Williamson County officials discuss proposed sales tax increase at round-table forum

Williamson County officials discuss proposed sales tax increase at round-table forum


Williamson County officials and citizens discussed a proposed sales tax increase at a round-table meeting on Friday morning.

The need for greater funding to continue improving local schools for the county’s 220,000 residents was framed within the perennial discussion of growth.

“A community is either growing and prospering or it’s diminishing and dying,” said Dr. Mike Looney, the superintendent of Williamson County Schools.

Adding 30 classrooms to the Page Middle School campus and expanding the running track and athletic facilities at Franklin High School were among a few of the school improvements Looney mentioned during the hour-long meeting.

“As you know, Franklin High School is one of only two schools in the county that cannot hold a track and field meet because there’s only 6 lanes there,” he said.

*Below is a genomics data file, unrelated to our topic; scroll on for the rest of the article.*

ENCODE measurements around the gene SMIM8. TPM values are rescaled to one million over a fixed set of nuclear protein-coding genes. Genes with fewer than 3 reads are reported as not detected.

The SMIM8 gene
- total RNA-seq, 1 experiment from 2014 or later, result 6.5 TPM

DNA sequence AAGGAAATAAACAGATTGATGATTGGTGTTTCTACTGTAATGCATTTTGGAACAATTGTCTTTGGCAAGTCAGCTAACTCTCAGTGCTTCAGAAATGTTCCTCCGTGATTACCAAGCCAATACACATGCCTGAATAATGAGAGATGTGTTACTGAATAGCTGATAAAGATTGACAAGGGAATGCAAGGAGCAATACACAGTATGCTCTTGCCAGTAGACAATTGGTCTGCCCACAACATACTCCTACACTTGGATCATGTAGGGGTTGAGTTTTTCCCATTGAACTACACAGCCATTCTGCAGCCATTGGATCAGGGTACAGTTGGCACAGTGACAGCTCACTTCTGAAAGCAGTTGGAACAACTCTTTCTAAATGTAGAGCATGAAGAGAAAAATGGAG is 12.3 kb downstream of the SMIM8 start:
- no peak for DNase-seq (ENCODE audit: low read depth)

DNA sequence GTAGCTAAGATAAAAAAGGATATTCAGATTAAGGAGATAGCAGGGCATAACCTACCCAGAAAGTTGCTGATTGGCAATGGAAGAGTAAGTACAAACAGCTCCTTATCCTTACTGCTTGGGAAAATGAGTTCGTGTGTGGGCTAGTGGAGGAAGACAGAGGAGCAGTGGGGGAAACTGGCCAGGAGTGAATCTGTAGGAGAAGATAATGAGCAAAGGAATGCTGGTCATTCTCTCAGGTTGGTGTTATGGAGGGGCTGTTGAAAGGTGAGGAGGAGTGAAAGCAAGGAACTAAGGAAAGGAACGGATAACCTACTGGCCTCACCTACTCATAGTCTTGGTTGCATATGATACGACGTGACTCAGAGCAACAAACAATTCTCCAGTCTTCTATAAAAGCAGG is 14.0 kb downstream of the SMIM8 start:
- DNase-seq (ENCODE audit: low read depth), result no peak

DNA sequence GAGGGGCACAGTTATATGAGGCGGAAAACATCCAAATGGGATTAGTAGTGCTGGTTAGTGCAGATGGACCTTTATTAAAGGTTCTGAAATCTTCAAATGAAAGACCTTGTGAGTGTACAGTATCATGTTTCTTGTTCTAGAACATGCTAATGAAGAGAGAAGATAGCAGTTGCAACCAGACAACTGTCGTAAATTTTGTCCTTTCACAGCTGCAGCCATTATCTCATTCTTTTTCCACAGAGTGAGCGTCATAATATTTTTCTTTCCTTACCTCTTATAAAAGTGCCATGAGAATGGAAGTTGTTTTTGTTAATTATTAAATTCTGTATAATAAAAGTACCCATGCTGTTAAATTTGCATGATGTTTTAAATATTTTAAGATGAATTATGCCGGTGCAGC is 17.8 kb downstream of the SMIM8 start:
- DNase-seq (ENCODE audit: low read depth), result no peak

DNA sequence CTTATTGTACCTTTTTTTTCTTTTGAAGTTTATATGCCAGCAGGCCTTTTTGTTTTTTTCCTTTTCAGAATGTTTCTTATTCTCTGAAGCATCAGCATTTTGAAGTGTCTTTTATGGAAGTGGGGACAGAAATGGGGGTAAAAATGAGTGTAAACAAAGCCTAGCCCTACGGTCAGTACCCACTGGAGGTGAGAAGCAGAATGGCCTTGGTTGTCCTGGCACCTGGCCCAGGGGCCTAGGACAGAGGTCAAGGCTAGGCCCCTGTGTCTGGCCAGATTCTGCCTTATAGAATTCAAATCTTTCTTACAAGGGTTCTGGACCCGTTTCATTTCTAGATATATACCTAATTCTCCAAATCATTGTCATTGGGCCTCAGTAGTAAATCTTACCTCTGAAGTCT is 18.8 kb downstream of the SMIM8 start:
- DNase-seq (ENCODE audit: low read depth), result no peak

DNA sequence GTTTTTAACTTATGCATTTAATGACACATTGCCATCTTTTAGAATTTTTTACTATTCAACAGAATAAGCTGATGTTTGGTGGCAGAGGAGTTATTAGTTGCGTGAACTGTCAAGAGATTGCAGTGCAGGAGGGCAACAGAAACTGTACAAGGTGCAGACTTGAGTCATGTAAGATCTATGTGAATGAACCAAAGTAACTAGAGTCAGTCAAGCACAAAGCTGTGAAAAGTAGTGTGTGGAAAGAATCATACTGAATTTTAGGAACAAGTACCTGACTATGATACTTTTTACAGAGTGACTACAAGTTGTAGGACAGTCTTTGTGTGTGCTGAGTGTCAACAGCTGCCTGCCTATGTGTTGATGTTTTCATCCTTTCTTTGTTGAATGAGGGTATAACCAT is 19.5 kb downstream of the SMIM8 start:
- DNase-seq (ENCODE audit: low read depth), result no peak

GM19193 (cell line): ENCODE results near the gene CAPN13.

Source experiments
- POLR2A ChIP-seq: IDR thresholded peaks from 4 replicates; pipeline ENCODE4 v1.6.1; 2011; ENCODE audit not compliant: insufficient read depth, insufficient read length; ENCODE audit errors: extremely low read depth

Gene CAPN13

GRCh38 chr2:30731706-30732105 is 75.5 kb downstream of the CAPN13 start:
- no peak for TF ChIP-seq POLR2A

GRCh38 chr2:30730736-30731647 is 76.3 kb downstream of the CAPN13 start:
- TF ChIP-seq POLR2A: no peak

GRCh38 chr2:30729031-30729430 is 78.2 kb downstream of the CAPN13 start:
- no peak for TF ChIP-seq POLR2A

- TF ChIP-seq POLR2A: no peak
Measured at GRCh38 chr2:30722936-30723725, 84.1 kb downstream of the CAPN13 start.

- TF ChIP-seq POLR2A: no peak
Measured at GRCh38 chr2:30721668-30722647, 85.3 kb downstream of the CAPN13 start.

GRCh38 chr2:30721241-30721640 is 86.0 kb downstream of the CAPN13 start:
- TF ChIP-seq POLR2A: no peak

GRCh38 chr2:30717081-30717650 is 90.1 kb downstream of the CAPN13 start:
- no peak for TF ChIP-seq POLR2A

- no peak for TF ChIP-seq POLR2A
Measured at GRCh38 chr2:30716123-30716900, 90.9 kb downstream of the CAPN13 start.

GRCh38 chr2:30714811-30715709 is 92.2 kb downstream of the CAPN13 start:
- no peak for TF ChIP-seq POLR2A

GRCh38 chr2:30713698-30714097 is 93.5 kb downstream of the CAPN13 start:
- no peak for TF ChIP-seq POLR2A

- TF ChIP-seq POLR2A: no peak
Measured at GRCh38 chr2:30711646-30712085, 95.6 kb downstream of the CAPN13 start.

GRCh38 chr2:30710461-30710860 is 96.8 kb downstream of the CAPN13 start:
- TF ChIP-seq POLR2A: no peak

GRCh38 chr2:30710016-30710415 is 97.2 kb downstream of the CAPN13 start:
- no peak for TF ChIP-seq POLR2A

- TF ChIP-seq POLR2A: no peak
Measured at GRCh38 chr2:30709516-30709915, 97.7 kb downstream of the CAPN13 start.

Williamson County Mayor Roger Anderson said other measures to raise money, including a proposal to raise the wheel tax was “not palatable,” since many families in the county have 2-3 cars.

A property tax measure on new properties has also been discussed, but, according to Anderson, “is going to take time” due to legal hurdles.

“So it looks like sales tax is the only option,” said Dave Crouch, the moderator and a member of Williamson Inc’s business advocacy committee.

The current sales tax in Williamson County is 2.25 percent, with state sales tax at 7 percent. Under the proposed referendum, county officials plan to increase the county sales tax by a half a percent, to 2.75 percent.

Anderson said the increase should raise approximately $20 million, which would be used towards school improvements.

“It’s strictly up to the voters,” Anderson ended. “I personally think it’s a better route than raising property taxes.”

Doris McMillan, a seamstress who has lived in Franklin for 27 years, said she supports the idea of a sales tax increase.

“If everyone gets on board, it makes sense,” she said, noting that her love of her community made her take interest in the future of Williamson County schools. “We have to look out for all our community, from the top to the bottom.”

Anderson said he hopes to bring the referendum before the county commission for a vote in the second week of October.

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